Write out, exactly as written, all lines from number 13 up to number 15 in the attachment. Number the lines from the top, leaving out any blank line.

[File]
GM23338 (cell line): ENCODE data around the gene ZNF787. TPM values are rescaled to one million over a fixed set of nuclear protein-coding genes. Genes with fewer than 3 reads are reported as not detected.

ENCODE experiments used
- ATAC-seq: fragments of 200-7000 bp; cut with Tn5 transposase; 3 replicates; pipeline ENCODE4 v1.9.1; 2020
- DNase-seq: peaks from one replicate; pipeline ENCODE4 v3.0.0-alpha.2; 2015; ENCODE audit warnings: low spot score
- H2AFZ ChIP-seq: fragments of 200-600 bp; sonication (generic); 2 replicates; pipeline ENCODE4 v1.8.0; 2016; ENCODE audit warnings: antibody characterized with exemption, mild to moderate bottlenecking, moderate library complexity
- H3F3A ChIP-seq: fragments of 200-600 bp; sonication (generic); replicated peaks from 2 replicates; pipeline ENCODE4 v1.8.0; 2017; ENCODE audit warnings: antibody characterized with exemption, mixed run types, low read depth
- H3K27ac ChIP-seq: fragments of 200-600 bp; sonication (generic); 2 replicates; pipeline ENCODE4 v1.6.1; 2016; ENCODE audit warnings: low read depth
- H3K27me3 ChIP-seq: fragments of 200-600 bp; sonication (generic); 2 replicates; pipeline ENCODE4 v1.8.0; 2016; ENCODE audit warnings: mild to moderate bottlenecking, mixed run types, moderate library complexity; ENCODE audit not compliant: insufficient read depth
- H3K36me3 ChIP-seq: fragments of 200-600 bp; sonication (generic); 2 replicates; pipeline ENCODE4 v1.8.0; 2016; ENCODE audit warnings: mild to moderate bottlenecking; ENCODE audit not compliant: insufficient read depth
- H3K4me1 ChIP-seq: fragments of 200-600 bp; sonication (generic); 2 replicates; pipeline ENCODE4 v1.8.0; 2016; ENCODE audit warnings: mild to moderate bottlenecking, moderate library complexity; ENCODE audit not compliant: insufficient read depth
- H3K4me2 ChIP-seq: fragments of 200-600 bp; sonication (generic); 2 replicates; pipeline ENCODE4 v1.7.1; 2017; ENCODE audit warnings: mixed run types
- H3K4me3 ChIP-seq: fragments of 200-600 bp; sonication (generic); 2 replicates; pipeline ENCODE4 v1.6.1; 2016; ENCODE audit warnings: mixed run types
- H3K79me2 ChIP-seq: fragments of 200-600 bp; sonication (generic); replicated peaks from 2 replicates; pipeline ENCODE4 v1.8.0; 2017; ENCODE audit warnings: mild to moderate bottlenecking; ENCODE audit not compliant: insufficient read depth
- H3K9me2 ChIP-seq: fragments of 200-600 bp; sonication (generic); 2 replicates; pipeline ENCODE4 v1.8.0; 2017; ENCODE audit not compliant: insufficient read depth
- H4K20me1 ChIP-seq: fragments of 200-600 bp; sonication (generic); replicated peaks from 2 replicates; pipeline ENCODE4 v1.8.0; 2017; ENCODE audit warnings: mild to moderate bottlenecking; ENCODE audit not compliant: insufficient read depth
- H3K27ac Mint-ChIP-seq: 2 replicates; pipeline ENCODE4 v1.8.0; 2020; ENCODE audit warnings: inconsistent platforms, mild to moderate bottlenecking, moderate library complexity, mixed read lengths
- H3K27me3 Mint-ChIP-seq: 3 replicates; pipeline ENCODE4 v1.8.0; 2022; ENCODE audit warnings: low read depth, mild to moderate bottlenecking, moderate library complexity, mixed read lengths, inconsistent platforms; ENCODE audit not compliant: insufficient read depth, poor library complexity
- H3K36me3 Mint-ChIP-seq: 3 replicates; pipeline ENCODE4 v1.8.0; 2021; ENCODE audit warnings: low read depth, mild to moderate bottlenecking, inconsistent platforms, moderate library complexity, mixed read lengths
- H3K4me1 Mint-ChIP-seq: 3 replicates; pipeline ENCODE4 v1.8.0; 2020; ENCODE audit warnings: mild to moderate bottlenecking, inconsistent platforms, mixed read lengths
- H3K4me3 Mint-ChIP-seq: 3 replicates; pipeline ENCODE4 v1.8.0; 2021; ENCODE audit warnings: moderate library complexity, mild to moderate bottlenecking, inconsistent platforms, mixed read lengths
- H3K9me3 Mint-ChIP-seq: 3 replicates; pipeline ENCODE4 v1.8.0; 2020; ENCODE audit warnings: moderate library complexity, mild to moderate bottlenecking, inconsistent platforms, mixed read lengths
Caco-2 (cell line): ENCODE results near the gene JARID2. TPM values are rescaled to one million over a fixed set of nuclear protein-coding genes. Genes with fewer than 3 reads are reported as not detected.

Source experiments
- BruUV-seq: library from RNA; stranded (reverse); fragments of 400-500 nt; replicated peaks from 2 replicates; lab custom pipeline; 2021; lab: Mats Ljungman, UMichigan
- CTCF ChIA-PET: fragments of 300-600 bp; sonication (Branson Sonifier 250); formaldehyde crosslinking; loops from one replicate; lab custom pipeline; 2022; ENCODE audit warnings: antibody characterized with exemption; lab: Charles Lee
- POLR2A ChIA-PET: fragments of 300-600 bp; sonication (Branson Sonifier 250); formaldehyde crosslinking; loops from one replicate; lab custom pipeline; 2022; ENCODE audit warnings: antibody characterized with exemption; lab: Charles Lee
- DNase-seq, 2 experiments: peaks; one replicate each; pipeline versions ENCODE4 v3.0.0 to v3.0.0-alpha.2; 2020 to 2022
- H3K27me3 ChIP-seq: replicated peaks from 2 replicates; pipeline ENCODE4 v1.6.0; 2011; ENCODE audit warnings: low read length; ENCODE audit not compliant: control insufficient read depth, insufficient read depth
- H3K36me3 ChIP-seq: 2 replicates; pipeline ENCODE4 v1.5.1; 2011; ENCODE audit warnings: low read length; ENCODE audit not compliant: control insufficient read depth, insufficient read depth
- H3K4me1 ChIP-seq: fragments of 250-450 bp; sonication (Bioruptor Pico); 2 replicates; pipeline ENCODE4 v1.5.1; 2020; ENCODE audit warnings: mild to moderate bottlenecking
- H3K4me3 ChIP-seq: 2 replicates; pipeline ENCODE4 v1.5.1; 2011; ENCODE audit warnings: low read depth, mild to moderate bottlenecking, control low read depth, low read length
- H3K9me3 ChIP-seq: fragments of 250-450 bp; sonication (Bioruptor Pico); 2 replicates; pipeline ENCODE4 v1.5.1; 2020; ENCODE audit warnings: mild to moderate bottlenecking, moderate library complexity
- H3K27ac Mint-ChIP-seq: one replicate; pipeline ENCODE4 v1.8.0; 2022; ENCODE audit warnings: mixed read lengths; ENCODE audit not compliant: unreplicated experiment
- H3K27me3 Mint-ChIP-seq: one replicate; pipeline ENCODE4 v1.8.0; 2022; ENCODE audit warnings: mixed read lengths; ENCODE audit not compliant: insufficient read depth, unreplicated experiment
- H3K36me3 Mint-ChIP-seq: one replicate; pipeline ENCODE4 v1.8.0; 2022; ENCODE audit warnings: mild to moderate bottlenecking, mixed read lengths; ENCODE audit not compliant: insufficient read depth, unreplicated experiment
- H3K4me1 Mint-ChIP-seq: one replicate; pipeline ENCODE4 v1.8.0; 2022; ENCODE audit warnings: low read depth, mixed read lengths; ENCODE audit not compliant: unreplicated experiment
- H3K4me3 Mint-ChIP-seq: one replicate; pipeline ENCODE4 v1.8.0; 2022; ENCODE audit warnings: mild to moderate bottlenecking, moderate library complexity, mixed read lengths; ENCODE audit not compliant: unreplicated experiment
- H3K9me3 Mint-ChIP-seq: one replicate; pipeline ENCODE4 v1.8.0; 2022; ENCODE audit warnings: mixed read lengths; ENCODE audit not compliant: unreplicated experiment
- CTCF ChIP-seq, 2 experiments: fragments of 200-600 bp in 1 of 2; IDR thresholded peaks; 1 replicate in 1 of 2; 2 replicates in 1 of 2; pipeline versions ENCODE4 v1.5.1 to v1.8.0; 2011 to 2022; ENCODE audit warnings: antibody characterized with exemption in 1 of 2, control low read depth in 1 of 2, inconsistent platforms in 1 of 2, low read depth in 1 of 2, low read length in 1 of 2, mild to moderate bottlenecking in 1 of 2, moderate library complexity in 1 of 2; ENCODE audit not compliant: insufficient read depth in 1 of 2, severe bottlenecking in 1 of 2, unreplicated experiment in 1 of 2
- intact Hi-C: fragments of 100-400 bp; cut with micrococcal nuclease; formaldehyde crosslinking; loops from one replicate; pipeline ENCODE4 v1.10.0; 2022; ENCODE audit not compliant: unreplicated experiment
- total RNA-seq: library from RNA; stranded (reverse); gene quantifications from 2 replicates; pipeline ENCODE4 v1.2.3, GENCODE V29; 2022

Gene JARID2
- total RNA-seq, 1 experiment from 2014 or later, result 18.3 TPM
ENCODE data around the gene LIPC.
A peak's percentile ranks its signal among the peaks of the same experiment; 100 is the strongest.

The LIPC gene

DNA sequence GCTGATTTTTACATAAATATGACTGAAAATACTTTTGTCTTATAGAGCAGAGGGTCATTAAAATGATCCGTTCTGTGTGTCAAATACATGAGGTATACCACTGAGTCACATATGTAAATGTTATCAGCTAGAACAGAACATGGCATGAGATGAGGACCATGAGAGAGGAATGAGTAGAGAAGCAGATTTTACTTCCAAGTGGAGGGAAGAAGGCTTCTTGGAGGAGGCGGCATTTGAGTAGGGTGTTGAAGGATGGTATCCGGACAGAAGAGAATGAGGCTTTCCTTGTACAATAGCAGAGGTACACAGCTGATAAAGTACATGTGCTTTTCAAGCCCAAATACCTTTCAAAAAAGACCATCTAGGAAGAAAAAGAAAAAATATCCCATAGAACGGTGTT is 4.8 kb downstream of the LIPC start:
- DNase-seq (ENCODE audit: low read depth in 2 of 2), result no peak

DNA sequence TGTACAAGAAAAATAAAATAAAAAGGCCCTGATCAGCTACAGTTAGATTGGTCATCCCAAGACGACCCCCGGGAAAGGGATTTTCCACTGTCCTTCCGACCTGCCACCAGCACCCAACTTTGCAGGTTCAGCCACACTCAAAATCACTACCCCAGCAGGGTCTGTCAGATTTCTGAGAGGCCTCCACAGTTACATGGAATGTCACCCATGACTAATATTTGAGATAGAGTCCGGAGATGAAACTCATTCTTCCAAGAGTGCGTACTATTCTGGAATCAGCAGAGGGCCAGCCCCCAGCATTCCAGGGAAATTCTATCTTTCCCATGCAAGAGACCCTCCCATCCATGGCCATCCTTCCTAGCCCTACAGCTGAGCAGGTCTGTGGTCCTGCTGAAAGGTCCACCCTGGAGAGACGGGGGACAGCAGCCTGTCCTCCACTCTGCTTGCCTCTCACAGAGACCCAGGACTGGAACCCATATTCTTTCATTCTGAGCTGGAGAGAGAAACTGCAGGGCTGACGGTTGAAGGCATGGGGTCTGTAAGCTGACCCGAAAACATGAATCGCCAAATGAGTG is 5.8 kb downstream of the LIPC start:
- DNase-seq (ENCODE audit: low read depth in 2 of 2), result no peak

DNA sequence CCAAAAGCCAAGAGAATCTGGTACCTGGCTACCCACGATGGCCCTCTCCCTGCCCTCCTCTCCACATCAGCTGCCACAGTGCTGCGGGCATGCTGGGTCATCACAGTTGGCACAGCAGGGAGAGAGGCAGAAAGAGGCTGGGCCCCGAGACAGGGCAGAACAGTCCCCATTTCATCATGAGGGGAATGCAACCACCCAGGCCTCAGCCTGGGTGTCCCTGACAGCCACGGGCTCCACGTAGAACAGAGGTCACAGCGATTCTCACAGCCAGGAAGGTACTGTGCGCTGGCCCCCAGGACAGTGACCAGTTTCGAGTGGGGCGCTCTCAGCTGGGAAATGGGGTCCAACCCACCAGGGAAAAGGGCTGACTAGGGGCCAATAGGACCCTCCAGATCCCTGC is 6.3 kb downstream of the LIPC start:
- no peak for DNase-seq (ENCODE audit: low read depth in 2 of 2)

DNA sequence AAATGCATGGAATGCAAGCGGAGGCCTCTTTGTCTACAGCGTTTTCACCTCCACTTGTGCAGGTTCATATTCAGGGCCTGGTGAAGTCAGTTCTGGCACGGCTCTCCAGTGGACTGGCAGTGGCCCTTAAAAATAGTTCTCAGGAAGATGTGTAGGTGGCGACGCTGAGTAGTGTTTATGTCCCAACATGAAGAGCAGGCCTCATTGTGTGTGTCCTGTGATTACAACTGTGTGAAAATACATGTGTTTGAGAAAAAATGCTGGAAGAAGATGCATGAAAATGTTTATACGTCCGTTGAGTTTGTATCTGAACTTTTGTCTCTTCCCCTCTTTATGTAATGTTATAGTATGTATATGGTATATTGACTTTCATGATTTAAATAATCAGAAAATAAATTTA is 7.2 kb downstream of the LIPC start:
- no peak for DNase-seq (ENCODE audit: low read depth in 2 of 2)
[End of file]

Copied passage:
- H3K79me2 ChIP-seq: fragments of 200-600 bp; sonication (generic); replicated peaks from 2 replicates; pipeline ENCODE4 v1.8.0; 2017; ENCODE audit warnings: mild to moderate bottlenecking; ENCODE audit not compliant: insufficient read depth
- H3K9me2 ChIP-seq: fragments of 200-600 bp; sonication (generic); 2 replicates; pipeline ENCODE4 v1.8.0; 2017; ENCODE audit not compliant: insufficient read depth
- H4K20me1 ChIP-seq: fragments of 200-600 bp; sonication (generic); replicated peaks from 2 replicates; pipeline ENCODE4 v1.8.0; 2017; ENCODE audit warnings: mild to moderate bottlenecking; ENCODE audit not compliant: insufficient read depth